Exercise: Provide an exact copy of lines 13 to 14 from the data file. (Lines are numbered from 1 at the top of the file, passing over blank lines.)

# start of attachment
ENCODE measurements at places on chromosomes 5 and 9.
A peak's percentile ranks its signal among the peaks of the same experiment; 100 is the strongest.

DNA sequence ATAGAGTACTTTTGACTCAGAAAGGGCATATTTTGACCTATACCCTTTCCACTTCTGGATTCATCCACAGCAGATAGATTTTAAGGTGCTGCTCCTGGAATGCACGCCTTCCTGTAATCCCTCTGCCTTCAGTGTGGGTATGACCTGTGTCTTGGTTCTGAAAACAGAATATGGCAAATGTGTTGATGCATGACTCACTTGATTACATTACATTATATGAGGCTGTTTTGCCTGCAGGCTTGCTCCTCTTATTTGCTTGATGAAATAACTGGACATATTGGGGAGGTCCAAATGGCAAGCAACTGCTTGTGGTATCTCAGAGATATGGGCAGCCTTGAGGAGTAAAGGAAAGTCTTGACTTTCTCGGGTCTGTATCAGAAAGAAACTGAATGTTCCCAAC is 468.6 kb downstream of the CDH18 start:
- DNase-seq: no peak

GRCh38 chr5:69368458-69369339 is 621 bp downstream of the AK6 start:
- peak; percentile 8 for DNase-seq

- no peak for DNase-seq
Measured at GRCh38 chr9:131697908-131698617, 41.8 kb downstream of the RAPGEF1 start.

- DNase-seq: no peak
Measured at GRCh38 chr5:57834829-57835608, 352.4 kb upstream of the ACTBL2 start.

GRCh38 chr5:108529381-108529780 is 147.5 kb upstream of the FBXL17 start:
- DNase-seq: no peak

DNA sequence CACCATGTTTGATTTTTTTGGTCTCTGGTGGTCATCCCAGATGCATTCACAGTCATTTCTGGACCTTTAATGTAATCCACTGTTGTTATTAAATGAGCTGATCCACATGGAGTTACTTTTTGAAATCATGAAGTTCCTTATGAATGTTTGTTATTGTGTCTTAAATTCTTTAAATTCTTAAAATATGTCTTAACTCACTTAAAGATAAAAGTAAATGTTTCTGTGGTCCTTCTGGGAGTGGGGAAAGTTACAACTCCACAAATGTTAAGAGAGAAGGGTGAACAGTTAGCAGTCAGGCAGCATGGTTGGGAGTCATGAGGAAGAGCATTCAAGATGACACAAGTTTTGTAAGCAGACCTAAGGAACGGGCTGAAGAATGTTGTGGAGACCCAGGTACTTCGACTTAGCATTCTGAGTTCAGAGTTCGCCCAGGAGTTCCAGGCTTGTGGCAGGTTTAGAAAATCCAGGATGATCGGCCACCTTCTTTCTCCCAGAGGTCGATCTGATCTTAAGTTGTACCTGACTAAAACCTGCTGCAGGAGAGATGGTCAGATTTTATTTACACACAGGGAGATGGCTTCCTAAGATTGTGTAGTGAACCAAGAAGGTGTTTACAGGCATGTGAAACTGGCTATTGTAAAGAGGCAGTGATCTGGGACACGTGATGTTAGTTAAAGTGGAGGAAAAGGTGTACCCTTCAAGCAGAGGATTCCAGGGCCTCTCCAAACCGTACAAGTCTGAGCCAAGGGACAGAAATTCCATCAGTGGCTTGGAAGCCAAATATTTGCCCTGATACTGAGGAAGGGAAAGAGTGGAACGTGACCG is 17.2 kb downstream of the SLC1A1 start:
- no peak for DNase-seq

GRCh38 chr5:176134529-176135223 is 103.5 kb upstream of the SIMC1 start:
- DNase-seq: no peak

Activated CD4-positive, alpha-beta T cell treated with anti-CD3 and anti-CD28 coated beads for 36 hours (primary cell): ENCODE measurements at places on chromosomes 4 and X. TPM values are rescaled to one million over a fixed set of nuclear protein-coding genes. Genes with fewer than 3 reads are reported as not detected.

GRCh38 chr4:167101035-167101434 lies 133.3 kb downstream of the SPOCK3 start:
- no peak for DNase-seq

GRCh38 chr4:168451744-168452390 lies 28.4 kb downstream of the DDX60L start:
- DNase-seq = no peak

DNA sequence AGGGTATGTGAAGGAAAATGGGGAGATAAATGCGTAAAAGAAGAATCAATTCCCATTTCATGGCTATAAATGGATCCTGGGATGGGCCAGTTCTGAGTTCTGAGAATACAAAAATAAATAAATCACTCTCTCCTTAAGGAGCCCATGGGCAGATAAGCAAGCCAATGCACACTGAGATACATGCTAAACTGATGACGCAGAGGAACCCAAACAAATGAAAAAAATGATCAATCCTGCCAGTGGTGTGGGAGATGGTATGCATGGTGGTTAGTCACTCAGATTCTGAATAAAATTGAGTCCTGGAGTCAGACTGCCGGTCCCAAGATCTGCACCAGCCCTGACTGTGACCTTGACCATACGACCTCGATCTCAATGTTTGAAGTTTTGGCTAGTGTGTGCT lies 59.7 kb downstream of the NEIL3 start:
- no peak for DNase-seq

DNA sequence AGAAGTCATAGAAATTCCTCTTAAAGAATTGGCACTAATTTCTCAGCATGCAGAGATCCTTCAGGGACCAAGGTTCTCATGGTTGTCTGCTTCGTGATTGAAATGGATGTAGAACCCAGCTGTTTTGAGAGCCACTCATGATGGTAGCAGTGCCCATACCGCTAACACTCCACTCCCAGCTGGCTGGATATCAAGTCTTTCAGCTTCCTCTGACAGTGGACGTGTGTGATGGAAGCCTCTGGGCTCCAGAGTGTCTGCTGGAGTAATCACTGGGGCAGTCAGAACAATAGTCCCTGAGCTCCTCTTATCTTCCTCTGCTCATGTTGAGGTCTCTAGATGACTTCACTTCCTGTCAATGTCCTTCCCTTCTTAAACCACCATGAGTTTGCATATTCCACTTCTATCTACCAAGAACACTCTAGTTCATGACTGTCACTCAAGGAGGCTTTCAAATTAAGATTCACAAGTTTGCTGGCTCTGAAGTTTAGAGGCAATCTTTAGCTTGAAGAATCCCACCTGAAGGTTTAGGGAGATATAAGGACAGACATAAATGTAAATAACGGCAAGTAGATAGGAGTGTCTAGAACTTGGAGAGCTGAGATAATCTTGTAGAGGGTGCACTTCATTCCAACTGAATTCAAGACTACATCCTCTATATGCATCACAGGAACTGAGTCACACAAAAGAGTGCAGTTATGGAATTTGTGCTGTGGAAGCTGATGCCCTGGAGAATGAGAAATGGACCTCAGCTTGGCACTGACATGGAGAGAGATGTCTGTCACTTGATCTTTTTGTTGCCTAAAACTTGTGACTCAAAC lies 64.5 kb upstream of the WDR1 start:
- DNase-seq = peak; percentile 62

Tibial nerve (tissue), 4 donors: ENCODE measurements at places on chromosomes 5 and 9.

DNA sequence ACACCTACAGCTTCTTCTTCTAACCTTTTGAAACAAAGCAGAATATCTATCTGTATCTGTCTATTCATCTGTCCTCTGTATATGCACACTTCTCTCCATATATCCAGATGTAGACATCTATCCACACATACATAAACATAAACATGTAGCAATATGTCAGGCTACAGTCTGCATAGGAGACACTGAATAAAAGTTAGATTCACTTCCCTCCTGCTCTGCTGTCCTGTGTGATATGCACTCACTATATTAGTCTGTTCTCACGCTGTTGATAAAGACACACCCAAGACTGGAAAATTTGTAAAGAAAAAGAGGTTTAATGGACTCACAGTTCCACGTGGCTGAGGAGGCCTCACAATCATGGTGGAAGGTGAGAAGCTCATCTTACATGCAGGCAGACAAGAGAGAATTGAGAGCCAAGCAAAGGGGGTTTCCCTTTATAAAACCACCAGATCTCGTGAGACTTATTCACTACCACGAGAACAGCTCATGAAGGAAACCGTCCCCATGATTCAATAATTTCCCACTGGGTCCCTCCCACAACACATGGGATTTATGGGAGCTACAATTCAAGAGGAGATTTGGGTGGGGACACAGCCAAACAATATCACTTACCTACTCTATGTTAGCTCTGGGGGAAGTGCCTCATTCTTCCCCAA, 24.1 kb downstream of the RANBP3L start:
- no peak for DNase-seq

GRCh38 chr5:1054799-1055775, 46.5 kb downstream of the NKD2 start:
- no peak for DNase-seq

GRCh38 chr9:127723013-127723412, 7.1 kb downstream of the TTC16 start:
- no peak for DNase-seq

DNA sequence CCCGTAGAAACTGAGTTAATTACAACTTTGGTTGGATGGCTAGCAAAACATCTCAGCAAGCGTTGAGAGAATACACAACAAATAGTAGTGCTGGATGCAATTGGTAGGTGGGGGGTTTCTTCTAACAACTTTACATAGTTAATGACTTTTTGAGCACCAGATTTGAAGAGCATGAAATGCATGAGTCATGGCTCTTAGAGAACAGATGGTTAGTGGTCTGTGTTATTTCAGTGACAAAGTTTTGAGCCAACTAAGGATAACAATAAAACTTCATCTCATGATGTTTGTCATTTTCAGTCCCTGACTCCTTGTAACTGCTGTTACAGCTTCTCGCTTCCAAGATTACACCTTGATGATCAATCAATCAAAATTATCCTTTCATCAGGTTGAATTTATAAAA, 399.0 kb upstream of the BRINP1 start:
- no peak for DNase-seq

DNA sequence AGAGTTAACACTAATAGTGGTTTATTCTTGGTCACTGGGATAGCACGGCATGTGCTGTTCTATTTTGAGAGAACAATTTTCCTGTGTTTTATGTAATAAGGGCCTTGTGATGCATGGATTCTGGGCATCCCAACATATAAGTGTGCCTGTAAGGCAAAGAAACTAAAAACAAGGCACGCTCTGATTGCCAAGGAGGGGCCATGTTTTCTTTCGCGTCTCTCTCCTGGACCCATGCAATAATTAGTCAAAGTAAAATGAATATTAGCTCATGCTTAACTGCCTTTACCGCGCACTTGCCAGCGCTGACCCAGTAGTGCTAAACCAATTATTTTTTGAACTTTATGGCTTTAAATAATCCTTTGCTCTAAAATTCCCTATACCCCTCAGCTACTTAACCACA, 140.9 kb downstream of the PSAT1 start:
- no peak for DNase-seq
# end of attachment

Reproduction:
DNA sequence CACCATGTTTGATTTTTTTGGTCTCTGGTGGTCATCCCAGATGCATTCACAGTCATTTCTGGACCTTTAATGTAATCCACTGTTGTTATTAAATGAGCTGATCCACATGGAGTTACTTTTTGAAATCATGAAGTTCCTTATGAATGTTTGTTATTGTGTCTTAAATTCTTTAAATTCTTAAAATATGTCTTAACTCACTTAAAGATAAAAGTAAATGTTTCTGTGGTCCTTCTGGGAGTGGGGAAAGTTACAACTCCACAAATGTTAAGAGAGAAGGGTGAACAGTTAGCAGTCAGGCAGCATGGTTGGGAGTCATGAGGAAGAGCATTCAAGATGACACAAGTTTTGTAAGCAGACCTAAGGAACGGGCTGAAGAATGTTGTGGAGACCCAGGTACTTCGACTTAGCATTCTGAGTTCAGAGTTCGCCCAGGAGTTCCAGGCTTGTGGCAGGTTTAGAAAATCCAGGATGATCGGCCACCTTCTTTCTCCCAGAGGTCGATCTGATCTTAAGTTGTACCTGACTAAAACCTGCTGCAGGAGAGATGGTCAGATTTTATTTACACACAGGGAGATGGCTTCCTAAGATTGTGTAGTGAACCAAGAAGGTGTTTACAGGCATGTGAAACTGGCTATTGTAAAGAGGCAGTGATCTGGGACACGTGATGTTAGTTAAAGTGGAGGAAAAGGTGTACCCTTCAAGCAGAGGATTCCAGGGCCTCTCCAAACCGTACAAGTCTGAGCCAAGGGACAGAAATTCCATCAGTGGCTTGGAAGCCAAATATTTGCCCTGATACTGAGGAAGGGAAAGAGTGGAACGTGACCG is 17.2 kb downstream of the SLC1A1 start:
- no peak for DNase-seq